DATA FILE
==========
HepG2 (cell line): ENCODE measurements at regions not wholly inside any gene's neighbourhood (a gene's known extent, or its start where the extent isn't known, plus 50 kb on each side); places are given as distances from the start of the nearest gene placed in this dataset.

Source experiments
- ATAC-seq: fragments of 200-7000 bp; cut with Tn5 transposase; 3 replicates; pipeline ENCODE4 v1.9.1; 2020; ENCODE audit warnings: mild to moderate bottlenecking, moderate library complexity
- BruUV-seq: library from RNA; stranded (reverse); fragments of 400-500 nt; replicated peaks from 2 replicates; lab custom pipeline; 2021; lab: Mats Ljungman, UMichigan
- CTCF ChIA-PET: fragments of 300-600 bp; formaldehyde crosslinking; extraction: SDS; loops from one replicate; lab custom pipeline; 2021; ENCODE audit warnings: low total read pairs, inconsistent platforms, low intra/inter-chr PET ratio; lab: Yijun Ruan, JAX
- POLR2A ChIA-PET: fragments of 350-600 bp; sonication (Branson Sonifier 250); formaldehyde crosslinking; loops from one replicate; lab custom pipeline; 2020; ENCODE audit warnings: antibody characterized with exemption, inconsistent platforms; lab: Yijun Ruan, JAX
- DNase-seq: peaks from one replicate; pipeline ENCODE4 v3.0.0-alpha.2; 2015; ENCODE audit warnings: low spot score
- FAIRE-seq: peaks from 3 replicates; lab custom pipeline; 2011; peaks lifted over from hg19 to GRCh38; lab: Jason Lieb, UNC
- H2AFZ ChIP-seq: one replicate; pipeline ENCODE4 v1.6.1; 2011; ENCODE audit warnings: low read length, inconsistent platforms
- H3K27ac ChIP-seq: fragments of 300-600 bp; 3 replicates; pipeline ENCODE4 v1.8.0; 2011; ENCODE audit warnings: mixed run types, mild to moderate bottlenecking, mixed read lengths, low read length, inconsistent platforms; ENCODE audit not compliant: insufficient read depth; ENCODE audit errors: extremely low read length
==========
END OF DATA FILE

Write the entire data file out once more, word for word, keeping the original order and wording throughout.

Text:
HepG2 (cell line): ENCODE measurements at regions not wholly inside any gene's neighbourhood (a gene's known extent, or its start where the extent isn't known, plus 50 kb on each side); places are given as distances from the start of the nearest gene placed in this dataset.

Source experiments
- ATAC-seq: fragments of 200-7000 bp; cut with Tn5 transposase; 3 replicates; pipeline ENCODE4 v1.9.1; 2020; ENCODE audit warnings: mild to moderate bottlenecking, moderate library complexity
- BruUV-seq: library from RNA; stranded (reverse); fragments of 400-500 nt; replicated peaks from 2 replicates; lab custom pipeline; 2021; lab: Mats Ljungman, UMichigan
- CTCF ChIA-PET: fragments of 300-600 bp; formaldehyde crosslinking; extraction: SDS; loops from one replicate; lab custom pipeline; 2021; ENCODE audit warnings: low total read pairs, inconsistent platforms, low intra/inter-chr PET ratio; lab: Yijun Ruan, JAX
- POLR2A ChIA-PET: fragments of 350-600 bp; sonication (Branson Sonifier 250); formaldehyde crosslinking; loops from one replicate; lab custom pipeline; 2020; ENCODE audit warnings: antibody characterized with exemption, inconsistent platforms; lab: Yijun Ruan, JAX
- DNase-seq: peaks from one replicate; pipeline ENCODE4 v3.0.0-alpha.2; 2015; ENCODE audit warnings: low spot score
- FAIRE-seq: peaks from 3 replicates; lab custom pipeline; 2011; peaks lifted over from hg19 to GRCh38; lab: Jason Lieb, UNC
- H2AFZ ChIP-seq: one replicate; pipeline ENCODE4 v1.6.1; 2011; ENCODE audit warnings: low read length, inconsistent platforms
- H3K27ac ChIP-seq: fragments of 300-600 bp; 3 replicates; pipeline ENCODE4 v1.8.0; 2011; ENCODE audit warnings: mixed run types, mild to moderate bottlenecking, mixed read lengths, low read length, inconsistent platforms; ENCODE audit not compliant: insufficient read depth; ENCODE audit errors: extremely low read length